Monday, March 15, 2010

Pigs' Skins and Cats' Guts

No, Virginia, footballs are not really made from the skins of pigs, and violin strings are not made from the intestines of actual cats.  So how did the words pigskin and catgut originate?

In the case of pigskin, sometime around the 8th century, the Saxons invented a game of primitive football, in which rowdy mobs tried to kick a ball-like object from their end of town to their opponents’ territory.  It may not seem very sporting of them, but the ball-like object they used was the severed head of a defeated Viking invader.  Later, when Vikings became less numerous (you can see why), the avid athletes began to use animal bladders, sealed and inflated. Sometimes they were pig bladders but more often those of cows and sheep.     

In the mid-19th century, thanks to Charles Goodyear, who invented vulcanized rubber, the bladders and Viking heads were replaced with rubber balls, usually covered with animal hides to make them more durable.  Although the hide was usually cow leather, the old “pigskin” designation was resurrected by an imaginative sports writer around the turn of the century.  And it stuck.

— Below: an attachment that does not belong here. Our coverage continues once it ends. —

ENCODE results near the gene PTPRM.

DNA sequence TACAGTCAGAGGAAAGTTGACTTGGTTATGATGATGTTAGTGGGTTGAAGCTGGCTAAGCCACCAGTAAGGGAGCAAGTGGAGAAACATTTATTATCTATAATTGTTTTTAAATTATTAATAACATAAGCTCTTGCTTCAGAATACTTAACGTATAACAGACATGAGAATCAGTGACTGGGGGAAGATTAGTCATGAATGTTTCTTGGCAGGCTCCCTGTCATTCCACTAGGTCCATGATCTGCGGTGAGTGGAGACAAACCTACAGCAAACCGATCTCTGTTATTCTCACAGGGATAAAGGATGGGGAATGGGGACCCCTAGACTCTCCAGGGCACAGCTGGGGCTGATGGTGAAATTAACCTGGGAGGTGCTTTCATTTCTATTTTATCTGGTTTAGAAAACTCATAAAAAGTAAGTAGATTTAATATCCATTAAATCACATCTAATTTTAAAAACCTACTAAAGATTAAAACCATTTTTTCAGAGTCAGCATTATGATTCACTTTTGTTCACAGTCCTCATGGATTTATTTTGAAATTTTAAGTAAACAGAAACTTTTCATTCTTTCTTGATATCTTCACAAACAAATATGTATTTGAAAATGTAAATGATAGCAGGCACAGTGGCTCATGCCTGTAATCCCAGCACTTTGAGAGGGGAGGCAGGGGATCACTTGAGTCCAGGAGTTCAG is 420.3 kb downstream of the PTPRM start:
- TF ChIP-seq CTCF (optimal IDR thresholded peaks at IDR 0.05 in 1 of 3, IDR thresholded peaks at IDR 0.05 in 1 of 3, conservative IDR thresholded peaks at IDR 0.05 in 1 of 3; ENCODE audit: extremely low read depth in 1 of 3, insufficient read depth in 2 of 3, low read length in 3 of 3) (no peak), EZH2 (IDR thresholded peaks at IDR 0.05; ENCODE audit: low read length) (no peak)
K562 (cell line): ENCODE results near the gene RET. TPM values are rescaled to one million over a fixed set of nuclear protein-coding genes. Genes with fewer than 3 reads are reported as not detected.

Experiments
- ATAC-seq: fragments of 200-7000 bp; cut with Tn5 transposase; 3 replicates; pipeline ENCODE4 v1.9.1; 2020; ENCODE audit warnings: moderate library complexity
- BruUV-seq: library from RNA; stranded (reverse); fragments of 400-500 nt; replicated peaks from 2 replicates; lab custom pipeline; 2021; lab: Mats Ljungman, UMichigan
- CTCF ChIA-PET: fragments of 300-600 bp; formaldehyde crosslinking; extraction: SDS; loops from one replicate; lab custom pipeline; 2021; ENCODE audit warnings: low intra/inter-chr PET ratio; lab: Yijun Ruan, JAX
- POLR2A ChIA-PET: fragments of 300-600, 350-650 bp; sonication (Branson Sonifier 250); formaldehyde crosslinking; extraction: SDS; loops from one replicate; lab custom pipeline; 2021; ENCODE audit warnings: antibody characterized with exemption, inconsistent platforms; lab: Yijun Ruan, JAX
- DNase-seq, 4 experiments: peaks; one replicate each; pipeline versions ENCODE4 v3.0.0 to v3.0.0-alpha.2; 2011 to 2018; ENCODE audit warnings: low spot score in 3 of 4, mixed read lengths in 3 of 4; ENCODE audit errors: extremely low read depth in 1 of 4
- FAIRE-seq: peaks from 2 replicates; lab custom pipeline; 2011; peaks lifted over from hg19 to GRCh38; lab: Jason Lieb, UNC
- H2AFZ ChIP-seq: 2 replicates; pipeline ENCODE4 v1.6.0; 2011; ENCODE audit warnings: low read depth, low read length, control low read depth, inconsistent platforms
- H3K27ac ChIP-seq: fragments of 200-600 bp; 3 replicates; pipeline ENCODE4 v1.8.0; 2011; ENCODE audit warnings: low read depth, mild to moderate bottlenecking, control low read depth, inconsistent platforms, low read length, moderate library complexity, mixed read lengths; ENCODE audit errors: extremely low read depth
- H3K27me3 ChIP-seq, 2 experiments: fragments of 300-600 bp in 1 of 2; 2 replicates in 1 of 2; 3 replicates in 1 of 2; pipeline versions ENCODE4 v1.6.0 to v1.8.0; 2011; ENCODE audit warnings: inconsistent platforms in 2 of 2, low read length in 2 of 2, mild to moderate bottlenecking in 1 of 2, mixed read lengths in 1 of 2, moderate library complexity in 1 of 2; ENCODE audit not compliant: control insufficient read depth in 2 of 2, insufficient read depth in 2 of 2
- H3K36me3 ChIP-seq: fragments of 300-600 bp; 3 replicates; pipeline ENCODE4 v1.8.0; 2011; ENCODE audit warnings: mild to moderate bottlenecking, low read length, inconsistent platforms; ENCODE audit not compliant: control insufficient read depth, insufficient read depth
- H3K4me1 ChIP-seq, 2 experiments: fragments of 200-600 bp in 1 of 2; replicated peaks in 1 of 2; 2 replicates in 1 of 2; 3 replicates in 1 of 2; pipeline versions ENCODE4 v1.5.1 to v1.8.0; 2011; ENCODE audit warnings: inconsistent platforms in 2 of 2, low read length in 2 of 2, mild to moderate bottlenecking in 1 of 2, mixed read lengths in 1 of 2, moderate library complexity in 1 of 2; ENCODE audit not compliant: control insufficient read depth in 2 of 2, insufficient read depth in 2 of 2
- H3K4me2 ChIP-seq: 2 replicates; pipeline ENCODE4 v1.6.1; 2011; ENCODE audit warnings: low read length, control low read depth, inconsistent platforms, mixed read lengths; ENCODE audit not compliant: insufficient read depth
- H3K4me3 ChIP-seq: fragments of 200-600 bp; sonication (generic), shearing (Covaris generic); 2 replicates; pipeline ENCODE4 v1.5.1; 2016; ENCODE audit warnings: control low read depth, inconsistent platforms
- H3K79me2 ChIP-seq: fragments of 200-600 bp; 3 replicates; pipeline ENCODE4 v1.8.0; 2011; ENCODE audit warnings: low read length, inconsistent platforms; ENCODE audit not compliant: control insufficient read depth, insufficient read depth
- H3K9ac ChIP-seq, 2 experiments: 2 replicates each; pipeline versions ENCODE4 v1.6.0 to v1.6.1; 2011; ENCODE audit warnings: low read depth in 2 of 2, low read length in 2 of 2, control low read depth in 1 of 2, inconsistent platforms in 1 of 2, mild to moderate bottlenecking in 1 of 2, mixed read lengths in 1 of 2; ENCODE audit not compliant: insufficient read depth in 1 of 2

Catgut is the name given to a cord usually made from the intestines of sheep or goats.  It is sometimes used to make strings for some musical instruments.  While the innards of horses, mules, pigs, and donkeys are also sometimes used, the cord has never been made from cats. 

Theories abound about the origin of the word. The Oxford English Dictionary suggests it’s a reference to “caterwauling” by an inept string player.  Others think it may be a contraction of “cattle gut” or a confusion of the word kit, meaning a small fiddle, with kitten. 
Our old friend, the Bard of Buffalo Bayou, turned to Mother Goose, who always has a few choice words about various critters—cows, horses, lambs, blackbirds, and spiders—as well as pigs and cats.

    Tom, Tom, the running back,
    Stole the pigskin and went on attack.
    As he picked up yardage down the field,
    The pigskin just sat back and squealed.

    Hey diddle, diddle,
    The cat and the fiddle—
    Now here’s the scuttlebutt.
    A Perlman cadenza
    Gives a cat influenza

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